Friday, March 6, 2009

Following up on my follow-up

Shortly after I ripped into Mountain West commissioner Craig Thompson the other day, he went in front of the BCS conference commissioners and announced that he wanted ... a playoff.

An eight-team playoff, to be precise, with a couple of interesting changes to the way the BCS rankings are utilized:
Under the MWC's proposal, a conference would qualify for an automatic bid if its teams have a winning percentage of at least .400 in games against the current automatic qualifying leagues over a two-year period.
OK, so if a conference can prove its strength by consistently beating some of the big guys, it earns a spot. That doesn't really address the problem -- that the dregs of the lesser conferences drag down the overall quality -- but it's not completely unreasonable.
Part two of the proposal suggests doing away with the BCS standings and creating a 12-member committee to pick which teams receive at-large bids, and to select and seed the eight teams chosen for the playoff.
The BCS standings are already just a guideline for picking at-large teams (other than the clauses that can kick in and guarantee automatic entry, such as being in the top four overall or being in the top eight as a non-BCS school), so that part of the proposal doesn't mean much. It appears that the committee's primary purpose would actually be seeding the playoff, similar to the role of the NCAA basketball committee. This wouldn't be the worst thing in the world, as it would allow some flexibility in avoiding rematches, trying to place teams in the best possible locations, etc.

And if you've ever heard anyone -- and I do mean anyone -- offer up a playoff proposal, it includes the requisite "The bowls could still be included if they just played the semifinals at the BCS sites, blah blah blah ... "
Under the MWC's proposal, the four current BCS games -- the Sugar, Orange, Rose and Fiesta bowls -- would host the four first-round playoff games. Another BCS bowl would be awarded to a current non-BCS game and would host the lowest ranked of the 10 teams selected in a game with no championship implications. The semifinals would be played about a week later, with the current BCS bowls given the opportunity to host those games. The championship game would be played a week after that, and again the current BCS bowls would be given the opportunity to host.
So there would still be five BCS games -- all played on the same weekend -- and the winners of the four "playoff" games would advance to the semifinals. This is basically the same concept as a plus-one, except it's really more like a plus-two (two rounds instead of one after the bowl games).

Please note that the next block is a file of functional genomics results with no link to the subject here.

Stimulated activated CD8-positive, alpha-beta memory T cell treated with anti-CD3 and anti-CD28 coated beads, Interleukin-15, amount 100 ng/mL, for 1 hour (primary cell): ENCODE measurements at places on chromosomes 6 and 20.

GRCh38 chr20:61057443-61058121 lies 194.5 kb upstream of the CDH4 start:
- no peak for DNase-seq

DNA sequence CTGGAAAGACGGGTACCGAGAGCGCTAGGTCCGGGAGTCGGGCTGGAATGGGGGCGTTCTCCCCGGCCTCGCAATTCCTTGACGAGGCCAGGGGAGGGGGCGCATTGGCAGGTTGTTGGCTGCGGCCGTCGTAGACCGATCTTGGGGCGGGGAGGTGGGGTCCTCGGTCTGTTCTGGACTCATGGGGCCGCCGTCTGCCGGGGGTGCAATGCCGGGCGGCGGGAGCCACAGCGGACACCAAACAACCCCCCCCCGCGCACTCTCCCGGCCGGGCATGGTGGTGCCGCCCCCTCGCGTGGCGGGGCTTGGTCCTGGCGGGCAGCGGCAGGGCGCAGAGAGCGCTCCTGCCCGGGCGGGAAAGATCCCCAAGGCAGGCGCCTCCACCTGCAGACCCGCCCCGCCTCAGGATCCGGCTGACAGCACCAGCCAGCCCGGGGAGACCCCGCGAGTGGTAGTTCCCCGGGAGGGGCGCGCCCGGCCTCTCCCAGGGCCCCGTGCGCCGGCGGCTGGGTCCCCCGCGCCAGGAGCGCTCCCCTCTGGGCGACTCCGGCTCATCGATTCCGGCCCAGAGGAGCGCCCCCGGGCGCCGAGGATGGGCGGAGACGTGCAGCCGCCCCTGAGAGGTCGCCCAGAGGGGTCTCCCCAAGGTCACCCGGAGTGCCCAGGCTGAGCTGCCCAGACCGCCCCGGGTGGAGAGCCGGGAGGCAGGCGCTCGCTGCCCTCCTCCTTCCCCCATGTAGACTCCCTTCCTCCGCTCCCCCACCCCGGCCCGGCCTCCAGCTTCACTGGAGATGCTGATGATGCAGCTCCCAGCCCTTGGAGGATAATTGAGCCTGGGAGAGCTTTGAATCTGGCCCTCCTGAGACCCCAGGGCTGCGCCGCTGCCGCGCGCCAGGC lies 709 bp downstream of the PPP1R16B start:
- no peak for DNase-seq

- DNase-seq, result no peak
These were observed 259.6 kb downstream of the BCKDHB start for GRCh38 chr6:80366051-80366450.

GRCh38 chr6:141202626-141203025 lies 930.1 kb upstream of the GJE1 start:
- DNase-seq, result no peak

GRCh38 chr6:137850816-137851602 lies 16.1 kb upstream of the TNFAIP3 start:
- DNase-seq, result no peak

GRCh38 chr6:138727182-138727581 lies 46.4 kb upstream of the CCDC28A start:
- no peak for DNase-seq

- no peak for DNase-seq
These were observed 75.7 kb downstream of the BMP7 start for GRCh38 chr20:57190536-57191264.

So where does that leave us? Well ... this is actually manageable. I don't think that the auto-bid proposal would end up being accepted, because what if the WAC, Mountain West and Conference USA were all strong at the top over a period of a few years and ended up meeting the winning-percentage qualification? That would leave room for only one at-large bid each year, which obviously doesn't work. Some tweaking has to be done in that area.

The bowls would certainly be accepting, though -- two BCS sites would host two playoff games each year, and one would host three. That apparently would be a rotating system similar to how the championship site is chosen now, so everyone would get their turn.

And once the bowls are on board, who's left?

"We have received the Mountain West proposal," BCS coordinator and ACC commissioner John Swofford said in a statement. "Some of these ideas or similar ones have been addressed before in BCS meetings. We will make sure that the proposal has a full airing by the commissioners and presidents, and we will respond to the Mountain West at the conclusion of those discussions."
Oh yeah. Well, that was fun while it lasted.

But in all seriousness, with a new TV contract starting up in 2011, Thompson acknowledged that now is the time for change, and he -- probably with some help from the conference's athletic directors -- came up with a reasonable proposal that could actually ignite some discussion at the BCS meeting in April.

Unfortunately, we all know how this story will almost certainly end. If the plus-one proposal last year from SEC commissioner Mike Slive was too drastic, an eight-team playoff is about as likely as me stumbling across the Land of Chocolate.

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